First Class carriages on The Jacobite are more spacious and feature traditional table lamps and upholstered seats. Complimentary tea or coffee is also included.
First Class Compartment Carriages are also available on the morning journeys. These vintage carriages seat six passengers per compartment and have a door that leads onto a corridor that runs the full length of the carriage.
Which is the best side to sit on The Jacobite?
As seat allocation is automatic you cannot select your seat. However, if there is more than one passenger on the booking, the automated system will allocate seats together.
Whilst there are sensational views from both sides of the train, those show-stopping views of the Harry Potter bridge will be to the left as you travel from Fort William to Mallaig.
But don’t fret about on which side of the train you are seated. The clever seat allocation system forces everyone to switch seats at Mallaig so you will be sitting on the opposite side of the carriage for the return journey.
Tours That Feature a Ride on The Jacobite Steam Train
It’s also possible to take a trip on the Harry Potter Train by booking a day trip or multi-day tour. This can be extremely useful if your chosen departure dates are sold out or you want to bundle the experience with more of Scotland’s attractions.
Here are a few excursions from Edinburgh that I have found through GetYourGuide, which offers free cancellation up to 24 hours before your tour date.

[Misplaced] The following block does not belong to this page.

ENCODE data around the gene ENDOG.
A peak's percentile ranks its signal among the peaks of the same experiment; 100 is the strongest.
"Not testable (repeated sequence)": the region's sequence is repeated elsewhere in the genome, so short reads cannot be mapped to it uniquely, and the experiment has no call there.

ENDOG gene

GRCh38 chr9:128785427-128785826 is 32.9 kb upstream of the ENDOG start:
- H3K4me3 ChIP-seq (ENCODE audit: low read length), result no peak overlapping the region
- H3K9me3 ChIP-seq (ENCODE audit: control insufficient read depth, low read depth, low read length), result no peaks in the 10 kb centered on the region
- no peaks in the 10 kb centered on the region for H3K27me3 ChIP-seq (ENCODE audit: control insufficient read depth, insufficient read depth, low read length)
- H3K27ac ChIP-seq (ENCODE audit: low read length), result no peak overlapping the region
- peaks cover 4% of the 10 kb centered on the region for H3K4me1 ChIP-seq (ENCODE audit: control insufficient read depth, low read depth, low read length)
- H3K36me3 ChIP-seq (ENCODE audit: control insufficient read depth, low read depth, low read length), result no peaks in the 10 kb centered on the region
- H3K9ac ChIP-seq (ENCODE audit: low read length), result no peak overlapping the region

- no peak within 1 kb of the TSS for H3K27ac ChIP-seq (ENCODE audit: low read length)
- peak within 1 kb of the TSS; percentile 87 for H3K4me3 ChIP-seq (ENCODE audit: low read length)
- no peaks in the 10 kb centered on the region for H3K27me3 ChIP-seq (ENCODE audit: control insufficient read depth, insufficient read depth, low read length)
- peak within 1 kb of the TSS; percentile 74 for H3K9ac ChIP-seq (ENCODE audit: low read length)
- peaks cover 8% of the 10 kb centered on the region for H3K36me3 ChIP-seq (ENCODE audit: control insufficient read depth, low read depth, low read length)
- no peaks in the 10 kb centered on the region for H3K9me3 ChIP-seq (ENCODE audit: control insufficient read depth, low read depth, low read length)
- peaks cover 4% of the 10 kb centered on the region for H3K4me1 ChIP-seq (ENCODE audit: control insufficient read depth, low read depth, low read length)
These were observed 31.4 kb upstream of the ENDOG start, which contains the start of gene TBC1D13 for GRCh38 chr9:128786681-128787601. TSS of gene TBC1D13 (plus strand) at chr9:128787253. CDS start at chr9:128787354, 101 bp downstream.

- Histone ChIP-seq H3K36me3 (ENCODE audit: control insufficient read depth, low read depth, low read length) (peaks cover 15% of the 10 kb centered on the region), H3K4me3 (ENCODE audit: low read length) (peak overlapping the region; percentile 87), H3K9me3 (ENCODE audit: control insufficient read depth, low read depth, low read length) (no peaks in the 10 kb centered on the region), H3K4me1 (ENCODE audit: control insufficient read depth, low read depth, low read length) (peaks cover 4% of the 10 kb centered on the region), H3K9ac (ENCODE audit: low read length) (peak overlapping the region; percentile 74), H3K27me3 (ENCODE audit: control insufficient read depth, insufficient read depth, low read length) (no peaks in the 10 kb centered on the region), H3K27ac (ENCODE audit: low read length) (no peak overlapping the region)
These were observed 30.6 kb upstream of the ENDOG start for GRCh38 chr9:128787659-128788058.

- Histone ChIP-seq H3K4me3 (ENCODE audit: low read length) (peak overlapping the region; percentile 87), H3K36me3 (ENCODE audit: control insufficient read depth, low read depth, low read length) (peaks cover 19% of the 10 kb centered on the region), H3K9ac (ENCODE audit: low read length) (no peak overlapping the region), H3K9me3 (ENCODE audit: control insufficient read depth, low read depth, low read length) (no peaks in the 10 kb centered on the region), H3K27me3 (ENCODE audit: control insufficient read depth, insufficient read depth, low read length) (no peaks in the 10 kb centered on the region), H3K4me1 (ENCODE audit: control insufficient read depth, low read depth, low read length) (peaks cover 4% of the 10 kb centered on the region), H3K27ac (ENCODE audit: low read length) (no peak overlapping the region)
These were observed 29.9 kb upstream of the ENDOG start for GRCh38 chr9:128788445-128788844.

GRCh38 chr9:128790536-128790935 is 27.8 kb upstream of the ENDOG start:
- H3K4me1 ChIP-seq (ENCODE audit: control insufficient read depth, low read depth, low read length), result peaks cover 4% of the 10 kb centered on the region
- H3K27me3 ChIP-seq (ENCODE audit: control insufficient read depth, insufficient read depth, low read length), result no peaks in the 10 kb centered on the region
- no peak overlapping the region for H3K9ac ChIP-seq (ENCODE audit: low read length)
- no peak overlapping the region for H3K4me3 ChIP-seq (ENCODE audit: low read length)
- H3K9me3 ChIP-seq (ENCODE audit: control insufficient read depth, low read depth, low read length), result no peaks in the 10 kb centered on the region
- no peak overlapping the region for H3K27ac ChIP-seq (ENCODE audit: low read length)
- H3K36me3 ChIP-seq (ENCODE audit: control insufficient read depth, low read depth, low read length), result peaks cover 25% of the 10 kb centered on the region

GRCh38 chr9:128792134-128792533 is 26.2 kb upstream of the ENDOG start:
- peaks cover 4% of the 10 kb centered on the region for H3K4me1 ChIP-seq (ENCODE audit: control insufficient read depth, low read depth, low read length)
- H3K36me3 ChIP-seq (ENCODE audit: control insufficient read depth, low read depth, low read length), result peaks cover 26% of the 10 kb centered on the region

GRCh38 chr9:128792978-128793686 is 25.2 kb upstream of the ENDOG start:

- Highlands day tour with Hogwarts Express | Book here
- 3-Day Isle of Skye & Jacobite Steam Train Highland tour | Book here
Solo Travel in Scotland
From its lush rolling hills and mirror-like lakes to its blindingly white beaches, Scotland is home to some of the most striking and diverse landscapes to be found anywhere. It’s a walker’s and photographer’s paradise.
Scotland is relatively safe, the locals are very friendly and speak English. There is a wide variety of accommodation, from a thriving hostel scene and cosy bed & breakfasts to boutique and castle hotels.
It’s easy to get around. Whilst driving is the easiest way to explore Scotland, this is not for the faint-hearted. Some roads in the Highlands and Islands are single lanes punctuated with passing places that you can pull into if necessary.
I travelled in Scotland without a car and managed just fine using buses, trains and day tours.
Scotland’s major towns and cities are linked by train and bus (Scottish Citylink runs long-distance express coach services).
I also joined day trips with the local Rabbie’s Tours who were excellent. Group sizes are small and the knowledge and humour of their drivers/guides are first-rate.
Why You Should Ride the Harry Potter Train in Scotland
I’m a massive rail enthusiast and have been lucky to take some of the world’s greatest train journeys, including Switzerland’s Glacier Express, Norway’s Flam Railway and, closer to home, the Settle – Carlisle Railway. The Jacobite can hold its head high amongst all of these.
Yes; you could take a cheaper, standard train between Fort William and Mallaig. But this would be a mistake.
Much of the enjoyment of Scotland’s Harry Potter Train is derived from its slower pace, allowing the country’s spectacular landscape to reveal itself to you, and the hiss of the steam engine and the toot of the whistle. This is an experience to be savoured, not rushed.
Bridget Coleman has been a passionate traveller for more than 30 years. She has visited 70+ countries, most as a solo traveller.
Articles on this site reflect her first-hand experiences.
To get in touch, email her at firstname.lastname@example.org or follow her on social media.